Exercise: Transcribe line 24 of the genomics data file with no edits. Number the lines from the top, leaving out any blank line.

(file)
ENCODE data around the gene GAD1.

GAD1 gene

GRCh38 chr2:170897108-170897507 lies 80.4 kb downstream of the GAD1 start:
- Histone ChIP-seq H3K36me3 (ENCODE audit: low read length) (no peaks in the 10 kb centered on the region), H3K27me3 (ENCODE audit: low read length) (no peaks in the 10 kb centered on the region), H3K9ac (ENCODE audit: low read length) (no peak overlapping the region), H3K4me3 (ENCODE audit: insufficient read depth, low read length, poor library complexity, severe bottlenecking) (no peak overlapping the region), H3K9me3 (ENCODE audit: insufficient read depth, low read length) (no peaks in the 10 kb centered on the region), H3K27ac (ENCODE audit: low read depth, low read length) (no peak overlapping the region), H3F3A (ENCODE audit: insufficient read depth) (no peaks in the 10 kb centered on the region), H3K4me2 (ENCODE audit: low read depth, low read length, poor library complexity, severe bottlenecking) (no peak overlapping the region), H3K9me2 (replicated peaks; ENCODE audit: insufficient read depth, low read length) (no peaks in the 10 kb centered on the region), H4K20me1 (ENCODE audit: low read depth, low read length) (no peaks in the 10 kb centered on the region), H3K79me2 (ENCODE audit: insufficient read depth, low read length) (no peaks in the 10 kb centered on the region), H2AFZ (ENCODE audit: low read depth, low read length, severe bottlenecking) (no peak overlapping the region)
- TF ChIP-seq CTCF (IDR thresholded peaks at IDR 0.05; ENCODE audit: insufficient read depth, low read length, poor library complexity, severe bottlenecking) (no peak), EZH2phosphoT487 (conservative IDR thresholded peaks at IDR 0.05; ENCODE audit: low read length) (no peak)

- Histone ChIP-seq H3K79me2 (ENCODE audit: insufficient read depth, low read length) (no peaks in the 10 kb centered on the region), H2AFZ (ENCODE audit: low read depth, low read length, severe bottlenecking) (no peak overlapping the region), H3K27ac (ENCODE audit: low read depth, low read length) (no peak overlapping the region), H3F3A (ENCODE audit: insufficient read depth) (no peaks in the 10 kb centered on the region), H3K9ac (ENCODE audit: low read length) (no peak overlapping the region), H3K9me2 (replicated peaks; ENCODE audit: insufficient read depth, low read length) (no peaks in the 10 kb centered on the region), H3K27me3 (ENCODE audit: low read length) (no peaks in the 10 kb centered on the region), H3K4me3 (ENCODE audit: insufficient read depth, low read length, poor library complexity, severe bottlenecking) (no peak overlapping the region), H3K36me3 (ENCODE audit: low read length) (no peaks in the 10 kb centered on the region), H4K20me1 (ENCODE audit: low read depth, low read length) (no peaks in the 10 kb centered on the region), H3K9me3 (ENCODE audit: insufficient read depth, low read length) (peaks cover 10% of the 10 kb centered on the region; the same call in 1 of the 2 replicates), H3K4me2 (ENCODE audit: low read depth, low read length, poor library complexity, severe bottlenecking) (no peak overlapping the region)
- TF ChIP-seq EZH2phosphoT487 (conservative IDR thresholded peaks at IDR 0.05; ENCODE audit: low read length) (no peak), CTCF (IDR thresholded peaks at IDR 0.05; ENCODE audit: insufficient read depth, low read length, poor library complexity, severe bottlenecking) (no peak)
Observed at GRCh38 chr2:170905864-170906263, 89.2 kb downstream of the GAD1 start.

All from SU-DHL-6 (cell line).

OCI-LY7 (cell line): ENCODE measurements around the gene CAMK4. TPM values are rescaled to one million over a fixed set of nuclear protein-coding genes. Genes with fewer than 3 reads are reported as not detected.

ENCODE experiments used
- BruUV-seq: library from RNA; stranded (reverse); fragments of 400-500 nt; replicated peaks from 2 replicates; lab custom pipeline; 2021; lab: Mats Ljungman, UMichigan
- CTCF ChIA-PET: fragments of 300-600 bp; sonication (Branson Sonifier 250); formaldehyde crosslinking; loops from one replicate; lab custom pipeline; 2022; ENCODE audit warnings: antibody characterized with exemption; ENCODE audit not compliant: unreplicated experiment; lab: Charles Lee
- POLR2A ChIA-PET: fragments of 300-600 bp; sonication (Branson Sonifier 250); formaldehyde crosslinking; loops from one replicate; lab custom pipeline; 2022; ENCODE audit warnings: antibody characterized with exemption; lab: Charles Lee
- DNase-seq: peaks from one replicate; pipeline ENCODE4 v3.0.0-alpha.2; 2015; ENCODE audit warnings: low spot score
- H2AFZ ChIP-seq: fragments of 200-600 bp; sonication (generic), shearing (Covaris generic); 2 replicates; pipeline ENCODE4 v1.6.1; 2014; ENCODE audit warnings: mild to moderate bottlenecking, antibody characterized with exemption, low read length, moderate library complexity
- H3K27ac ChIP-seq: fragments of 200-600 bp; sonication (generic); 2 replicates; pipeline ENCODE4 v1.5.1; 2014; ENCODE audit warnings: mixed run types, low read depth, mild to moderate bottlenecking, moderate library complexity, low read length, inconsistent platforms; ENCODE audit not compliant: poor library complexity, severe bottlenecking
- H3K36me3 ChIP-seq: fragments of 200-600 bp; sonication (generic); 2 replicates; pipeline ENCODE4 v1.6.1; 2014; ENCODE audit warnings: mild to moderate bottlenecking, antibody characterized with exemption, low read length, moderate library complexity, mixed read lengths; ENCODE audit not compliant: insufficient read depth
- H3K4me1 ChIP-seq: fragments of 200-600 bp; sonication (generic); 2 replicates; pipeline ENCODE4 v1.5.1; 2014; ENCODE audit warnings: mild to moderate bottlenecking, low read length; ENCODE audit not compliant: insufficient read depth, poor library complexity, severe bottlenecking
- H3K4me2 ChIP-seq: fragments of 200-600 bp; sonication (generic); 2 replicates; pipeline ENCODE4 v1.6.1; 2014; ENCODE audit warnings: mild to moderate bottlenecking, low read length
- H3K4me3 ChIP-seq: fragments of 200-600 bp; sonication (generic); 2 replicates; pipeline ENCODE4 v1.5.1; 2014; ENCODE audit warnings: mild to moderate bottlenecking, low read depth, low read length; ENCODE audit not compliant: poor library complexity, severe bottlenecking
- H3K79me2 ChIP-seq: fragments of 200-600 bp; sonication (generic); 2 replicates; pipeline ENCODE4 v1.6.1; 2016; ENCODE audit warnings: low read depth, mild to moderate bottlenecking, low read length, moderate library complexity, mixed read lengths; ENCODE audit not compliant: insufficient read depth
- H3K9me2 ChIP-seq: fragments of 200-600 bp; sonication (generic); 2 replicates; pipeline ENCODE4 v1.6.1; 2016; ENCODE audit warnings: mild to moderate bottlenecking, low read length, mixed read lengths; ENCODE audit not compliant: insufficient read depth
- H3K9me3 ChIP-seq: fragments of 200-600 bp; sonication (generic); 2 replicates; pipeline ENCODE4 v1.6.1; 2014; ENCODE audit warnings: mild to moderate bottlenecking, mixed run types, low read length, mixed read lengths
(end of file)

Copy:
- H3K9me3 ChIP-seq: fragments of 200-600 bp; sonication (generic); 2 replicates; pipeline ENCODE4 v1.6.1; 2014; ENCODE audit warnings: mild to moderate bottlenecking, mixed run types, low read length, mixed read lengths